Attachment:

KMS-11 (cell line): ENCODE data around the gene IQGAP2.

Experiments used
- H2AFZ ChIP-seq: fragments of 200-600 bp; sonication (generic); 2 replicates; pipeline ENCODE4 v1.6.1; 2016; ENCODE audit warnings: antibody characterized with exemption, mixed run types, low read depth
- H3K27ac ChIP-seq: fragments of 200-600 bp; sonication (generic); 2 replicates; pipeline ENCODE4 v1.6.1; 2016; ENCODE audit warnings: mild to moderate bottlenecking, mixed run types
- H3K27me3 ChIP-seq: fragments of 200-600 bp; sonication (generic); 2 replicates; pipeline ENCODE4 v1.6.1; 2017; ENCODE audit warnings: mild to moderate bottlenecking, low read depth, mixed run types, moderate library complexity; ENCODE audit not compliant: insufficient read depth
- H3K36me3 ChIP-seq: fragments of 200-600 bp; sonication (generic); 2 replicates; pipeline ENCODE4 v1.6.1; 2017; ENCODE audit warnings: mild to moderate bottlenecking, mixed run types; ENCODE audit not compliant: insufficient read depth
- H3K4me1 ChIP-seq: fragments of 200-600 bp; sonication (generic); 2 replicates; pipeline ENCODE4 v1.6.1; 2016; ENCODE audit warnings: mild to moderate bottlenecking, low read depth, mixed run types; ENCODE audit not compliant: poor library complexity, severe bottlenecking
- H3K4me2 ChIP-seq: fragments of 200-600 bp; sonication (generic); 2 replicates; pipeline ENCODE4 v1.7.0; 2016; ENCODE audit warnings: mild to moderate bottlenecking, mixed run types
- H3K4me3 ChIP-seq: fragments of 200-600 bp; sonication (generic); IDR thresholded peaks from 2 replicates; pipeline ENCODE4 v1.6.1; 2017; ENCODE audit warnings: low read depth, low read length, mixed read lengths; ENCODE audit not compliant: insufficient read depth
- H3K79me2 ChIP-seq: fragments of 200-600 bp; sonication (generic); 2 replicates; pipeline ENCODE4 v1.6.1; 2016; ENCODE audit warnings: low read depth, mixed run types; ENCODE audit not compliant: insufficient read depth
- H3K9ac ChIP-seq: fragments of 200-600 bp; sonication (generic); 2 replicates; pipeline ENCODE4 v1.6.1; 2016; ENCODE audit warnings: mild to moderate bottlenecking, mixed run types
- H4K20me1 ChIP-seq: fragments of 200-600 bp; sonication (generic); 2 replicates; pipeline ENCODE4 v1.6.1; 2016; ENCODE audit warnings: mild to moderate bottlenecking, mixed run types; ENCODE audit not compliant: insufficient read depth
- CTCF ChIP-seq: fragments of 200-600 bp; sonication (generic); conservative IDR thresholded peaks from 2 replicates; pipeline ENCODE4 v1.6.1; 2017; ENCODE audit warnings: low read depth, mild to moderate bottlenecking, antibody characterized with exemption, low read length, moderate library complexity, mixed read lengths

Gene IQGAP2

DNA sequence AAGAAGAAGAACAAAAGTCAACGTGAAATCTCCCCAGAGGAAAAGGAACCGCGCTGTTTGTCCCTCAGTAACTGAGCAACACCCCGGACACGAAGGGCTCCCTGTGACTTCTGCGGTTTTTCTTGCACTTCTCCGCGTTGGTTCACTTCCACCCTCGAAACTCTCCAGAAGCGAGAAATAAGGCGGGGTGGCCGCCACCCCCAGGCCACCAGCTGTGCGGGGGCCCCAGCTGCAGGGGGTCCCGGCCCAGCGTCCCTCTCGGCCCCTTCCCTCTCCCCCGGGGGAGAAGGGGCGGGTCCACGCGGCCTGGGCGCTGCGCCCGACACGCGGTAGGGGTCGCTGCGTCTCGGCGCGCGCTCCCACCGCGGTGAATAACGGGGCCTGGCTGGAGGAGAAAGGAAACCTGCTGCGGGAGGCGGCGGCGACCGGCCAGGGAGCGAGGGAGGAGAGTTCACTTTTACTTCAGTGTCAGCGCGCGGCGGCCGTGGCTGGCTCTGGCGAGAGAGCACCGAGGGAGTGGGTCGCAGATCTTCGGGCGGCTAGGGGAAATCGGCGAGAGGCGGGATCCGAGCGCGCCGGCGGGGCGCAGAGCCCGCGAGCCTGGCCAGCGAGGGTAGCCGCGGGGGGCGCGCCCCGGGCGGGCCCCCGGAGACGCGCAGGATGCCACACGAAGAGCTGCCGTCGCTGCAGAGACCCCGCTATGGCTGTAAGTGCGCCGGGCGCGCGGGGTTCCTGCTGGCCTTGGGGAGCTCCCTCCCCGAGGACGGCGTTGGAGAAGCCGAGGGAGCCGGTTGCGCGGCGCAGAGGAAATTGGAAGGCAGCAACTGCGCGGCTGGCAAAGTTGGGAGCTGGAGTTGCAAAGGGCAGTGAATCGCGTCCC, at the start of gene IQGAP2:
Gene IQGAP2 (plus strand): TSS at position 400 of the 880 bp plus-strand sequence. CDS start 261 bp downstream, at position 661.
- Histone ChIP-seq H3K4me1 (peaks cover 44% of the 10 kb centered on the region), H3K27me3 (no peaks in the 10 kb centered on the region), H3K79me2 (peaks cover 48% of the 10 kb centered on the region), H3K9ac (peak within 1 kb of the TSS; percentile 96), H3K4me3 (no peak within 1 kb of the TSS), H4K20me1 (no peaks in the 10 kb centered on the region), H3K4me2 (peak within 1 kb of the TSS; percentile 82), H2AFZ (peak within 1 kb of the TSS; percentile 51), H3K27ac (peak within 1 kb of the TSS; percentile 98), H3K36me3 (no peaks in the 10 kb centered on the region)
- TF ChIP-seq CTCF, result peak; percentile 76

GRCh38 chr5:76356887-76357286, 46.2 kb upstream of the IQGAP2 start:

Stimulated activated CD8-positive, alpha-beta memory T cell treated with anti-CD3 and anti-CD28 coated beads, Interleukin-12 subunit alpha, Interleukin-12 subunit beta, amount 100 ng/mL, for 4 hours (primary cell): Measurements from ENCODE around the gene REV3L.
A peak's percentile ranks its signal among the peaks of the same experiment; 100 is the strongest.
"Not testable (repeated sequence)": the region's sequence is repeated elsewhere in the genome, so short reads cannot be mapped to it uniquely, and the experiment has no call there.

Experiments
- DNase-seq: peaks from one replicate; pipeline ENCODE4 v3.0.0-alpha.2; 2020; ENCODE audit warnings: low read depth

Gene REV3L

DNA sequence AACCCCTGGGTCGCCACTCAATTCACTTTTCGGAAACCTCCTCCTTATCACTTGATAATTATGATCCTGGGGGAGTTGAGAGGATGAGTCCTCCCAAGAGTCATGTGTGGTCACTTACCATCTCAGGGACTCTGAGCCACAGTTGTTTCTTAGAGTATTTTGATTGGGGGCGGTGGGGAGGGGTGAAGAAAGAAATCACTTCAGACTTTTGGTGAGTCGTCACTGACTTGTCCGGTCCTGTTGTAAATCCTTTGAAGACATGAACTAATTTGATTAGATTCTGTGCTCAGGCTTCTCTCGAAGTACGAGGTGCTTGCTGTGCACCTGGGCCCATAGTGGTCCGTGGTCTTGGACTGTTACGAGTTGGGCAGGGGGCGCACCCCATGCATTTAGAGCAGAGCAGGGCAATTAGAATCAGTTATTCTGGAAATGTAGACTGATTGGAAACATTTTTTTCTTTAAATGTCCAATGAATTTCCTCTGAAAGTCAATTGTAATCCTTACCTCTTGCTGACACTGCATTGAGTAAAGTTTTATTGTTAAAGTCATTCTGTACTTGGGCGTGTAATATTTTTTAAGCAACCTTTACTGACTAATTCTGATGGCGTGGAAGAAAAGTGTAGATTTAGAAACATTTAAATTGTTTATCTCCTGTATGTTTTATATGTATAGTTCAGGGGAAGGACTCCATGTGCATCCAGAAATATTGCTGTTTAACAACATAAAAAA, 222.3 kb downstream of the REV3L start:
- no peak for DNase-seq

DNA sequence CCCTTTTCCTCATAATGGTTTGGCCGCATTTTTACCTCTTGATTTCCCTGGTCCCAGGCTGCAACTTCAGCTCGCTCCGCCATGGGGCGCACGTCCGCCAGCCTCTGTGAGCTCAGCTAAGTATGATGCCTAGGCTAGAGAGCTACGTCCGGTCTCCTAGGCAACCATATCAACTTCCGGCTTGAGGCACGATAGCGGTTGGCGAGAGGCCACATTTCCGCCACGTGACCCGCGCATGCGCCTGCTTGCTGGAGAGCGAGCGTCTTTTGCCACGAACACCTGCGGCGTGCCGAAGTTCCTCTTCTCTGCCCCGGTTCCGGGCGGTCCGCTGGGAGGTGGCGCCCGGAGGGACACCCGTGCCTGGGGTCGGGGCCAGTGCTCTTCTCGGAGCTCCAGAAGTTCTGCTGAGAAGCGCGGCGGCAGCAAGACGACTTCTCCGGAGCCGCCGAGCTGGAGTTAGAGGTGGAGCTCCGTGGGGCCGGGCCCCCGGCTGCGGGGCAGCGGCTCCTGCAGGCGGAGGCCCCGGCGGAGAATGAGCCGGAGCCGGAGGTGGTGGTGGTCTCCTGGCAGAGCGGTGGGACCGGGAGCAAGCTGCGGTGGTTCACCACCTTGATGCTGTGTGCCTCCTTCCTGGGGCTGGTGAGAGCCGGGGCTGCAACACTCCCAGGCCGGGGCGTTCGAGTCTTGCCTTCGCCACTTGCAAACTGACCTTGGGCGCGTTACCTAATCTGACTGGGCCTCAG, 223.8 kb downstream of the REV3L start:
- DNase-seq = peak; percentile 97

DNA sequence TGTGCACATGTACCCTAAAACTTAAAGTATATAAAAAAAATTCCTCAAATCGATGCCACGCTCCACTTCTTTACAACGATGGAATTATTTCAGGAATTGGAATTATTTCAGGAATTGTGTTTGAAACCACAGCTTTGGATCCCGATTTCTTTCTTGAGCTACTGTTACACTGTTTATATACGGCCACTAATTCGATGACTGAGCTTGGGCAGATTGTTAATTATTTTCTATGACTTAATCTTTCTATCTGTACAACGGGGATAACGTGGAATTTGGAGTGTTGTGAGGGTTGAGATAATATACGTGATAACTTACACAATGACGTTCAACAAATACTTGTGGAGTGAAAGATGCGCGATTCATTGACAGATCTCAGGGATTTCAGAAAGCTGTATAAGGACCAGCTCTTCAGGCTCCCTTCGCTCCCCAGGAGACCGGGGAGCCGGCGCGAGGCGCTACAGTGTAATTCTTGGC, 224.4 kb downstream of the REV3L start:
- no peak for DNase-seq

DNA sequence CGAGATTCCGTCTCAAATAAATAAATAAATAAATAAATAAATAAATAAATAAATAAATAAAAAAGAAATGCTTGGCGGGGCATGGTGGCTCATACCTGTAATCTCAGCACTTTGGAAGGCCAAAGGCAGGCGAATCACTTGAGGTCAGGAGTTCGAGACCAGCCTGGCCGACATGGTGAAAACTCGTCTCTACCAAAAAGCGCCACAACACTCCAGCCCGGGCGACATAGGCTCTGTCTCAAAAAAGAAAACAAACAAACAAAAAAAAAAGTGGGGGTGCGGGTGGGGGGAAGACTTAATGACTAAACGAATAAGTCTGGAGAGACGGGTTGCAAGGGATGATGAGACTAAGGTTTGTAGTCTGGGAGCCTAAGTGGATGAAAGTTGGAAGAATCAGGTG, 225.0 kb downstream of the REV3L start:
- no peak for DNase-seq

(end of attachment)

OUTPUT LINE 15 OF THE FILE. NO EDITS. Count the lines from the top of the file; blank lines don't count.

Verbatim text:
DNA sequence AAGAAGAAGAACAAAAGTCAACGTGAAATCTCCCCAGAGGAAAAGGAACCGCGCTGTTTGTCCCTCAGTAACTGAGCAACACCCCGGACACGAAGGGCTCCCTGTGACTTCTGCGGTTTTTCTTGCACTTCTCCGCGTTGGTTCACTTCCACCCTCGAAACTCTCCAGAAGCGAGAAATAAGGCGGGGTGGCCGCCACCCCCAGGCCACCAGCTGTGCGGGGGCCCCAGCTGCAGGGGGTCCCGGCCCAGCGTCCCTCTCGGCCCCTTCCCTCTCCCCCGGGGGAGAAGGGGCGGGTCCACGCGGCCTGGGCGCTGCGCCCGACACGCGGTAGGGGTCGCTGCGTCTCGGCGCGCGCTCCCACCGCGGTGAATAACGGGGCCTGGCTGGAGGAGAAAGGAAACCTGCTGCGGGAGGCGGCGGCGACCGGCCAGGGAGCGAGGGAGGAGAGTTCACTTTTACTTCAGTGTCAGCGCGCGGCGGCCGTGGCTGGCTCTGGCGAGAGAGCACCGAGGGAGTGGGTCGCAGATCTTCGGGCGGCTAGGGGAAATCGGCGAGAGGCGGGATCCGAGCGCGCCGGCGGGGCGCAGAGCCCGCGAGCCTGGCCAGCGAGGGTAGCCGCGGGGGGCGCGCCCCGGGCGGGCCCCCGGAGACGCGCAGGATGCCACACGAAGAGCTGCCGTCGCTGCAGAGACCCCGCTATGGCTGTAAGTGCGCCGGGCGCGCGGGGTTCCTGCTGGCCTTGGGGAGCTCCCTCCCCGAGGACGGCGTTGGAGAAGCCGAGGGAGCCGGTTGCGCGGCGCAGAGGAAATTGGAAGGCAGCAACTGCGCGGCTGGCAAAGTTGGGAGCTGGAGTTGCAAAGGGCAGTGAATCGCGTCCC, at the start of gene IQGAP2: